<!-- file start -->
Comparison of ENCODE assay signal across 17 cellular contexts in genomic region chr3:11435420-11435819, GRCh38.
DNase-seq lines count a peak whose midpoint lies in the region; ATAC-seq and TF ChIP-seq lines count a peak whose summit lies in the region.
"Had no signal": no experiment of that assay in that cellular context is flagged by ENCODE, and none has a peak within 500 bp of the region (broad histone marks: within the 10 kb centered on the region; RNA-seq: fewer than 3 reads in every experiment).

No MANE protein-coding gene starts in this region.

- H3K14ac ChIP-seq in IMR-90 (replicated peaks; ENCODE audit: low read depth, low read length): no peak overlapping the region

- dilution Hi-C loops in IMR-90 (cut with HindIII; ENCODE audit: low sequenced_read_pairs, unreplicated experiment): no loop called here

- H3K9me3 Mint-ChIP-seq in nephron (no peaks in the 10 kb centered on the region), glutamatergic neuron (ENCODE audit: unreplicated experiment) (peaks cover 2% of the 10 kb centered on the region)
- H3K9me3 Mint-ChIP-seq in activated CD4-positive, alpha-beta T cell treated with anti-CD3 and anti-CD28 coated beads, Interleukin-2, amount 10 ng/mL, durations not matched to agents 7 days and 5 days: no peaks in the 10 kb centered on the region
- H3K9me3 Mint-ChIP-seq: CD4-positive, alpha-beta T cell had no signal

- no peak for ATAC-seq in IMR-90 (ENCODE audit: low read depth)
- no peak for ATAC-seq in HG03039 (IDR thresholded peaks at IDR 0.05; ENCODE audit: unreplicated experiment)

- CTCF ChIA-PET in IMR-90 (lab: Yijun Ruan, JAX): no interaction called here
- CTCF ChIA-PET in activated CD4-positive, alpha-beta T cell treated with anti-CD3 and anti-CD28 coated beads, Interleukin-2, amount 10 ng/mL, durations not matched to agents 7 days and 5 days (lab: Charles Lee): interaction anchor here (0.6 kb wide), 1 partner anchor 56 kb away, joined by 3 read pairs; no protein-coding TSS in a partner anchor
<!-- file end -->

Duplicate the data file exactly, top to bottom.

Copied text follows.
Comparison of ENCODE assay signal across 17 cellular contexts in genomic region chr3:11435420-11435819, GRCh38.
DNase-seq lines count a peak whose midpoint lies in the region; ATAC-seq and TF ChIP-seq lines count a peak whose summit lies in the region.
"Had no signal": no experiment of that assay in that cellular context is flagged by ENCODE, and none has a peak within 500 bp of the region (broad histone marks: within the 10 kb centered on the region; RNA-seq: fewer than 3 reads in every experiment).

No MANE protein-coding gene starts in this region.

- H3K14ac ChIP-seq in IMR-90 (replicated peaks; ENCODE audit: low read depth, low read length): no peak overlapping the region

- dilution Hi-C loops in IMR-90 (cut with HindIII; ENCODE audit: low sequenced_read_pairs, unreplicated experiment): no loop called here

- H3K9me3 Mint-ChIP-seq in nephron (no peaks in the 10 kb centered on the region), glutamatergic neuron (ENCODE audit: unreplicated experiment) (peaks cover 2% of the 10 kb centered on the region)
- H3K9me3 Mint-ChIP-seq in activated CD4-positive, alpha-beta T cell treated with anti-CD3 and anti-CD28 coated beads, Interleukin-2, amount 10 ng/mL, durations not matched to agents 7 days and 5 days: no peaks in the 10 kb centered on the region
- H3K9me3 Mint-ChIP-seq: CD4-positive, alpha-beta T cell had no signal

- no peak for ATAC-seq in IMR-90 (ENCODE audit: low read depth)
- no peak for ATAC-seq in HG03039 (IDR thresholded peaks at IDR 0.05; ENCODE audit: unreplicated experiment)

- CTCF ChIA-PET in IMR-90 (lab: Yijun Ruan, JAX): no interaction called here
- CTCF ChIA-PET in activated CD4-positive, alpha-beta T cell treated with anti-CD3 and anti-CD28 coated beads, Interleukin-2, amount 10 ng/mL, durations not matched to agents 7 days and 5 days (lab: Charles Lee): interaction anchor here (0.6 kb wide), 1 partner anchor 56 kb away, joined by 3 read pairs; no protein-coding TSS in a partner anchor